Robin Haller began quilting in the mid-1980s. Her piece "Coloring Outside the Lines" helped her break through as a renowned artist.
Haller quilts three or more layers of fabric or fiber together. Examples of her work include a series of four quilts on the Aristotelian elements (earth, air, fire and water), and one called "Scrap Lumber," made of leftover parts from other projects.
Haller's quilts have won awards at the American Quilters Society shows in Paducah and the International Quilters Association shows in Houston. Her work has also been featured in the American Quilter magazine and been shown at numerous museums.
How would you describe your art style?
My art style can probably best be described as eclectic because what is produced comes from visions from inside my head. And my methods are whatever works to produce the look I want.
What art tools, materials and techniques do you use in your work?
The same goes for tools, materials and techniques. I stitch mainly on a domestic sewing machine, but embellish with pencil, paint and other surface design materials when needed.
Why do you create art?
Why do I create art? Because I need to.
What or whom do you draw from for inspiration?
Inspiration comes from everywhere - a photo, a shadow on a wall, nature, lines in a ceiling or floor, the juxtaposition of light and shadow in angles. Color is probably the first thing that gets me going, followed by line.
How do you improve your craft? Do you attend seminars or follow the work of other artists?
I do go to workshops and seminars and if not follow at least am aware of other fiber artists' work. But most of what I do is done in solitude. I belong to a small group of fiber artists on whom I depend for honest, sometimes brutally honest, appraisals of my work.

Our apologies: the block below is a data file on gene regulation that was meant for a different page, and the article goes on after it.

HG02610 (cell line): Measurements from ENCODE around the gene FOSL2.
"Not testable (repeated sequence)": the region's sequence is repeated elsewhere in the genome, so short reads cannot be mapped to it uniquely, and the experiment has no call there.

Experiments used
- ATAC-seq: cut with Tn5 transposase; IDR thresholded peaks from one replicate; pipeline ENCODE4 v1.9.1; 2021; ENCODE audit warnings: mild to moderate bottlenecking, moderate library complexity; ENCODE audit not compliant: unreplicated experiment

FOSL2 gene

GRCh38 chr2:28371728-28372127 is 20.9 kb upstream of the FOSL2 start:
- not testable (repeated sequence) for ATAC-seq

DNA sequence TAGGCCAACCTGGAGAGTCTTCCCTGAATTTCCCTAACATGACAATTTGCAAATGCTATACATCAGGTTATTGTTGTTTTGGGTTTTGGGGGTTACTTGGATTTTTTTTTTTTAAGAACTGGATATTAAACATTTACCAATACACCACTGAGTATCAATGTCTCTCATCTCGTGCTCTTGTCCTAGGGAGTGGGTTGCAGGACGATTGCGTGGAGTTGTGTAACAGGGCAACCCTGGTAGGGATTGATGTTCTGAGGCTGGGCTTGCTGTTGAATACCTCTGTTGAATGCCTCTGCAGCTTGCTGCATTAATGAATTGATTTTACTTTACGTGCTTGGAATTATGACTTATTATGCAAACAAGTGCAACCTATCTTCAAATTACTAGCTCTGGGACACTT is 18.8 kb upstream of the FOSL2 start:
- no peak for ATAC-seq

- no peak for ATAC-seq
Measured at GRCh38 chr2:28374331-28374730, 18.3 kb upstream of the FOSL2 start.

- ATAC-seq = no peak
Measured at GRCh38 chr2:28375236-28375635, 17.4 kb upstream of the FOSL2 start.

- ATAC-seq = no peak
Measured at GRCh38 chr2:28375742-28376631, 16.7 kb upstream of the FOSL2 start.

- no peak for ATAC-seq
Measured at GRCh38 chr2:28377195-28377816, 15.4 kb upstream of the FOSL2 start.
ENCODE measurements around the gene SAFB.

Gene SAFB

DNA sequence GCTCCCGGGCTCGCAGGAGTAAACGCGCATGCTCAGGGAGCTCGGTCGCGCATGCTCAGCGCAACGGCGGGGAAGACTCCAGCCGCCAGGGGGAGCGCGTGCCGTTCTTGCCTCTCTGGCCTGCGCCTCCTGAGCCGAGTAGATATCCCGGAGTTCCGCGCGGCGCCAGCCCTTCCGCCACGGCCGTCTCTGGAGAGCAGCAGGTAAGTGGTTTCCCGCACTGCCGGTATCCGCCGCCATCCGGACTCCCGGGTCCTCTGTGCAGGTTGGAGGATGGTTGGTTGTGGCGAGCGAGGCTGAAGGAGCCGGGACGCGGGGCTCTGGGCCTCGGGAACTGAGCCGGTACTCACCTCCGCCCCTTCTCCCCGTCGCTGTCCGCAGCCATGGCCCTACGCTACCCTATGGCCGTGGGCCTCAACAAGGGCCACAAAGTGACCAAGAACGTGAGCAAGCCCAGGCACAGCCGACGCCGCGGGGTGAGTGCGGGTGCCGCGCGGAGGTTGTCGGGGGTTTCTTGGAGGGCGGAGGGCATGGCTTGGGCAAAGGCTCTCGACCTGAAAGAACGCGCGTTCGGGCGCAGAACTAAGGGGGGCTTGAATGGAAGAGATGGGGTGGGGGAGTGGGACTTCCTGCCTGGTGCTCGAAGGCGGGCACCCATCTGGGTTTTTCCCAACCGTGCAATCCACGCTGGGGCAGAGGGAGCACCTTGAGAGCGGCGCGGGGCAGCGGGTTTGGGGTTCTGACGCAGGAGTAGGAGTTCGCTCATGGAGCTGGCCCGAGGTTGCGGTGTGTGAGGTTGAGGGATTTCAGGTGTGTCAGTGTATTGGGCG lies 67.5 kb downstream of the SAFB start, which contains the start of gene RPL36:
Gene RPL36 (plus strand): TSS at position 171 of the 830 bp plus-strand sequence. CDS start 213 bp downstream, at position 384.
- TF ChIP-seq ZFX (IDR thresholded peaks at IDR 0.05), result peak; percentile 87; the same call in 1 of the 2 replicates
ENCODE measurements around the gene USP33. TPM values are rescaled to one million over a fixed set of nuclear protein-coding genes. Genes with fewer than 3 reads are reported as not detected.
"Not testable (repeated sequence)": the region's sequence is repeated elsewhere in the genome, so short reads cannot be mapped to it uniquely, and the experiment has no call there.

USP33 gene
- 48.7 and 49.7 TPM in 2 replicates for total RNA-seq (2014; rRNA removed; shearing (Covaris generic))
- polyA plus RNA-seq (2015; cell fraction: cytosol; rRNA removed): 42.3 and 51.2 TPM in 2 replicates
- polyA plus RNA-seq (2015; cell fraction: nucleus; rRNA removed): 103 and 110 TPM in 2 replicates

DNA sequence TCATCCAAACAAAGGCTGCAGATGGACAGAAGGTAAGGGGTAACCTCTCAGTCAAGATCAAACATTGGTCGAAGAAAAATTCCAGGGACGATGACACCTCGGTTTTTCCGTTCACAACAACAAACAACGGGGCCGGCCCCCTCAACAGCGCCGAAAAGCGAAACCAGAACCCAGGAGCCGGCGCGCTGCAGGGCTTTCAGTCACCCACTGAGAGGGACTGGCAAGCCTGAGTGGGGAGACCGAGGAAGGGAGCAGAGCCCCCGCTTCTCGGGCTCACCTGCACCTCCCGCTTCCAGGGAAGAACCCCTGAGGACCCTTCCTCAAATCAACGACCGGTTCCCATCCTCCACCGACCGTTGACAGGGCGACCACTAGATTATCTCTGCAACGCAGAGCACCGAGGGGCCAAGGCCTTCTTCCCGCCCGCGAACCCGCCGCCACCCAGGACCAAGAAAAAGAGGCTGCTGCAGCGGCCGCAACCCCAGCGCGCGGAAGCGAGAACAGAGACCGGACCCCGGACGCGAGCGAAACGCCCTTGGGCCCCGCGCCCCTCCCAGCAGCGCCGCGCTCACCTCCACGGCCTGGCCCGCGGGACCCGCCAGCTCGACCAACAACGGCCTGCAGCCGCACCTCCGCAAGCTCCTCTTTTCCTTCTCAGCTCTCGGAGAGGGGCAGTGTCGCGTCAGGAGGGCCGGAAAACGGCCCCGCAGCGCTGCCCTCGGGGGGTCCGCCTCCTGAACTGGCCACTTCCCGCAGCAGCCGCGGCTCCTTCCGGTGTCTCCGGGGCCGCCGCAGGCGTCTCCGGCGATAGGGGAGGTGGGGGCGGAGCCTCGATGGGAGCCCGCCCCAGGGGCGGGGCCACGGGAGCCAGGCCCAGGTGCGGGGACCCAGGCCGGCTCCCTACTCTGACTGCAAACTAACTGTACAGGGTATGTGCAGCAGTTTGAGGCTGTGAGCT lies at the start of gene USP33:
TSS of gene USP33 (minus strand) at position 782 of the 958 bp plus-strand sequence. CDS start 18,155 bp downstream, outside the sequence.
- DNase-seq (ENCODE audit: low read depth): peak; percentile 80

Can you describe your artistic process? How does an idea start and what is the process from the start to the final production of the item?
The artistic process is hard to describe because it's different for every project. The idea may come from a picture in my head, a photo I've taken, or from a previous work...
I work very differently on a landscape than I do on an abstract or geometric piece.
Will you create a quilt that is not for display, like for sale or for friends and family?
I make my quilts for myself, but obviously can't keep, store or display them all. I am a member of the Illinois Artisans Gallery and some of my pieces are in the gallery in Whittington and they are for sale.
You have won numerous awards and been featured across the country, do you have a particular piece that you are most proud of?
Of all the quilts I've made, it's hard to choose the one I'm most proud of. Probably from among my landscapes, it would be "The Cache' and among the geometrics, "Scrap Lumber #2."
What has been the key to being able to successfully produce quality art for as long as you have?
The key to being able to produce great art is to just keep on producing art. I can't judge whether it's going to be quality or not while I'm making it, or even after it's done. Albert Pujols doesn't hit a home run every time he comes up to bat, but he just keeps swinging, doesn't he?